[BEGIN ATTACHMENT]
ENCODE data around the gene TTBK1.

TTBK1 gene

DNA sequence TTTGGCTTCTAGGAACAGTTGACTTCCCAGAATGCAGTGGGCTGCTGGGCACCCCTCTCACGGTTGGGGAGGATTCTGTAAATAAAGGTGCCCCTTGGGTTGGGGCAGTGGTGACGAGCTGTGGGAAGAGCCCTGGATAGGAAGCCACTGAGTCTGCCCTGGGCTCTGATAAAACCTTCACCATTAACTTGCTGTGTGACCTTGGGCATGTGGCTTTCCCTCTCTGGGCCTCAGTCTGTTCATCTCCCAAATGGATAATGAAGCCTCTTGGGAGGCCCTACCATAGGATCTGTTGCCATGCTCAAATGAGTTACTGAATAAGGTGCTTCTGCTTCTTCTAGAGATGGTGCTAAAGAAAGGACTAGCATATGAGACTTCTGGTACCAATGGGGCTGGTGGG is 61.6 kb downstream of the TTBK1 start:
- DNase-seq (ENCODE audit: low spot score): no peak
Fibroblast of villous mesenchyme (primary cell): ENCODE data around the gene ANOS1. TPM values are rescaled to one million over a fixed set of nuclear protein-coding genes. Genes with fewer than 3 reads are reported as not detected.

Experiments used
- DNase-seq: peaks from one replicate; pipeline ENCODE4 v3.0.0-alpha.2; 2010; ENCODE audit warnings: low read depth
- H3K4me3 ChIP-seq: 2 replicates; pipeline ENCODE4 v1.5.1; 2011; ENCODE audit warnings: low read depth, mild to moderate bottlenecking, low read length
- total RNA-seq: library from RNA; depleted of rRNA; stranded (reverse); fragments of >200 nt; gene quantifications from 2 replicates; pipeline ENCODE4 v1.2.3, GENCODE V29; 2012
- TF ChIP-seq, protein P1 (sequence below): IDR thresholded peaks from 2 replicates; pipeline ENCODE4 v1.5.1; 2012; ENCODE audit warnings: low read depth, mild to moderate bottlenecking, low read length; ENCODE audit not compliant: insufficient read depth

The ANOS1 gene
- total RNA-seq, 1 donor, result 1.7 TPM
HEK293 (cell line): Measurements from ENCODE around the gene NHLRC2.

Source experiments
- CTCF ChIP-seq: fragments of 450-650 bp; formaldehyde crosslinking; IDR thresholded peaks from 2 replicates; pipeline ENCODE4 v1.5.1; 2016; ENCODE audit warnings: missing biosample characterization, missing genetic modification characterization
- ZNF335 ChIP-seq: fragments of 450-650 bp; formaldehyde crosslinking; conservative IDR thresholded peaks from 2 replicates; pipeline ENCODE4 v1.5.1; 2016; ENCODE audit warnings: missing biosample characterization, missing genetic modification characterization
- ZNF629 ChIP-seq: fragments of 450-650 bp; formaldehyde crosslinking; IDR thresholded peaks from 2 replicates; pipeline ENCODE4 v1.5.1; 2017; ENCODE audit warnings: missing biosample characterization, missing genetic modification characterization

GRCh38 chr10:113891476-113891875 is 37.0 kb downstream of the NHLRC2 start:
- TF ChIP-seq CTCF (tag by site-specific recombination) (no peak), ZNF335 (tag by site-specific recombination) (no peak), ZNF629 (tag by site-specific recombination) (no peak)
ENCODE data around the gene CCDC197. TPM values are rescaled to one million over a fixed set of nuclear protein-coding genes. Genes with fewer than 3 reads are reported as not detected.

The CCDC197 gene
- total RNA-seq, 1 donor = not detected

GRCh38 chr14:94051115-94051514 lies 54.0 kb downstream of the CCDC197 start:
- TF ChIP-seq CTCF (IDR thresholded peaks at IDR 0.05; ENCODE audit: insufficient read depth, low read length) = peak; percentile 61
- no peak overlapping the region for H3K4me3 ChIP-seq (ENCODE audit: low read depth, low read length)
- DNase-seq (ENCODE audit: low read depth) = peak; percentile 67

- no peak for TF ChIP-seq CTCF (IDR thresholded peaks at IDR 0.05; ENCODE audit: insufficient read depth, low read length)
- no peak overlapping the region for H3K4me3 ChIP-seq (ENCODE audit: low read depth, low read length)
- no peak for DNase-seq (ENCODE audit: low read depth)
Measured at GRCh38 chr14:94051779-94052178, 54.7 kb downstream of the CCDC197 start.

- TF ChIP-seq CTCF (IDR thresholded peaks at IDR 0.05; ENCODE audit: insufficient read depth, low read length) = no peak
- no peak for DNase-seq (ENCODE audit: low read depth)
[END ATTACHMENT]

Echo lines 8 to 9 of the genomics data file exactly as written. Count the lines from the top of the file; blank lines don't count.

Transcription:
- H3K4me3 ChIP-seq: 2 replicates; pipeline ENCODE4 v1.5.1; 2011; ENCODE audit warnings: low read depth, mild to moderate bottlenecking, low read length
- total RNA-seq: library from RNA; depleted of rRNA; stranded (reverse); fragments of >200 nt; gene quantifications from 2 replicates; pipeline ENCODE4 v1.2.3, GENCODE V29; 2012